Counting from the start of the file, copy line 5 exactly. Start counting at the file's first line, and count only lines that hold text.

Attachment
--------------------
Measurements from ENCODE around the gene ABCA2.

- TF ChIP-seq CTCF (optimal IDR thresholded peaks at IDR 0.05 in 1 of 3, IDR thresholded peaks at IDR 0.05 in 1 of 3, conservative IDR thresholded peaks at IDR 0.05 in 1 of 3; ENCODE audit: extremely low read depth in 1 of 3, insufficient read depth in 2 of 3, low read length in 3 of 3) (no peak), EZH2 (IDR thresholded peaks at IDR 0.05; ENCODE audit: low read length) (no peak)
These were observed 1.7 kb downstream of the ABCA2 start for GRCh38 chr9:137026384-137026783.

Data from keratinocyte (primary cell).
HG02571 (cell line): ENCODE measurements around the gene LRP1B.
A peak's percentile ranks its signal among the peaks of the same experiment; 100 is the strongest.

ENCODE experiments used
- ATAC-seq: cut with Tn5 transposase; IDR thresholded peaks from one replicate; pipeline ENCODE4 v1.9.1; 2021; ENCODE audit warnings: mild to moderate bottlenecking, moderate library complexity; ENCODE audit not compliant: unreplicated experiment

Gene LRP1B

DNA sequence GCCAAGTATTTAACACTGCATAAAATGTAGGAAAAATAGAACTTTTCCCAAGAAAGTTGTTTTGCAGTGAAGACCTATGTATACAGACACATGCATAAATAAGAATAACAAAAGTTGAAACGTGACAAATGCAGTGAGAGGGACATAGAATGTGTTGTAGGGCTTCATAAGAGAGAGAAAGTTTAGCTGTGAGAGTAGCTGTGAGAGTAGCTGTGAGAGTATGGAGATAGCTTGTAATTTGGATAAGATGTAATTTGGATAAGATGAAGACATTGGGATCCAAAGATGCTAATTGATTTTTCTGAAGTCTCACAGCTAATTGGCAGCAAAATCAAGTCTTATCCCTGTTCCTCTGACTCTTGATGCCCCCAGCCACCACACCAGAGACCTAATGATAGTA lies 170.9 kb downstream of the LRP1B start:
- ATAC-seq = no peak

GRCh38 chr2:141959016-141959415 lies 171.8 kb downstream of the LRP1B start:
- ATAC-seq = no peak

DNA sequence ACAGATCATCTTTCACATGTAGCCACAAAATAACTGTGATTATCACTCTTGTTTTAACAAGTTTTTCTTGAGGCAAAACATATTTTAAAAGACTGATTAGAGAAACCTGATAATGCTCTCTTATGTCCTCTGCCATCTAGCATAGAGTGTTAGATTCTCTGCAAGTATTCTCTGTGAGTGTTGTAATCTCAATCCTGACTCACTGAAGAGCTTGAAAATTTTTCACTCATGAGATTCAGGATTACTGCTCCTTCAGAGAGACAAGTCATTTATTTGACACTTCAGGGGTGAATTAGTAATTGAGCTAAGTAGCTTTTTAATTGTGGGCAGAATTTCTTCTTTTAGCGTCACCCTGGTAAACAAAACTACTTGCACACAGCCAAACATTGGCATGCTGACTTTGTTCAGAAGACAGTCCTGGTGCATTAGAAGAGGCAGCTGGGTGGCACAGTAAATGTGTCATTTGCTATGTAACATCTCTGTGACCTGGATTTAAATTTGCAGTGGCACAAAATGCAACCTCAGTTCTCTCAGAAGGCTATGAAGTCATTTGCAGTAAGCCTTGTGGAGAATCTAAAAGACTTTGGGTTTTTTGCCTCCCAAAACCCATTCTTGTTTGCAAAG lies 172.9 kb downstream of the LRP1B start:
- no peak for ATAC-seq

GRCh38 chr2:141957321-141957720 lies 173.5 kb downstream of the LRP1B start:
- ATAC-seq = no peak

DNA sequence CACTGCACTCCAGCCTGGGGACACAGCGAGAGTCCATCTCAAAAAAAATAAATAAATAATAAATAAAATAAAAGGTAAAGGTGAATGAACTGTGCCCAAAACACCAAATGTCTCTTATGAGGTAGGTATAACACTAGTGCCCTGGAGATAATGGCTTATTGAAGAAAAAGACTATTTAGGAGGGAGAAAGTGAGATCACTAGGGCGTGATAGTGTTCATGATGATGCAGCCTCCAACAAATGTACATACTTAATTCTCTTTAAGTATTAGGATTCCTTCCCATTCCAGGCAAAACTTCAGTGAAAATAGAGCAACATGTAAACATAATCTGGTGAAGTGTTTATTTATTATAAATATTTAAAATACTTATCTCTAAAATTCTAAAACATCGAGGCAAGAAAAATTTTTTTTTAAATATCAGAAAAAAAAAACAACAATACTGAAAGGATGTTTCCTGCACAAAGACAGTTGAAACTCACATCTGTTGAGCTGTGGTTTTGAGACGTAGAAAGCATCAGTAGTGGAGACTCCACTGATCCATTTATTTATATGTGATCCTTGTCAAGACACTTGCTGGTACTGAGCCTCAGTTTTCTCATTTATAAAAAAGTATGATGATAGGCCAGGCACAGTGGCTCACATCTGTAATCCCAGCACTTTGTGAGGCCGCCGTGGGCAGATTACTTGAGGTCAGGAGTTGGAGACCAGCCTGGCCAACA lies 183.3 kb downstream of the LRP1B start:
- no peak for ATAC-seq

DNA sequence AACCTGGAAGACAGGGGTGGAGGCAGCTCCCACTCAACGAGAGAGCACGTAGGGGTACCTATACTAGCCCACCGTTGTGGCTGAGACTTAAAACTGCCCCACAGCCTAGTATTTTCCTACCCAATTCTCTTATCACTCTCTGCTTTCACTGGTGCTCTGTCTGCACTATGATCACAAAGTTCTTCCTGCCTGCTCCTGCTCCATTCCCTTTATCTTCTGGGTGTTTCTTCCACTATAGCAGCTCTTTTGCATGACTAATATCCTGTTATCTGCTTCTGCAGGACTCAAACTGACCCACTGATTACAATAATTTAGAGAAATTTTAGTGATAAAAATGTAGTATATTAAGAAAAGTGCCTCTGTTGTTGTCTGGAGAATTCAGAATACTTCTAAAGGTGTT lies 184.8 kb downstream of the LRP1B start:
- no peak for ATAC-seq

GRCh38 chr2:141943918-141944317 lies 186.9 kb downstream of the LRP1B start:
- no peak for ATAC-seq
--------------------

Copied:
HG02571 (cell line): ENCODE measurements around the gene LRP1B.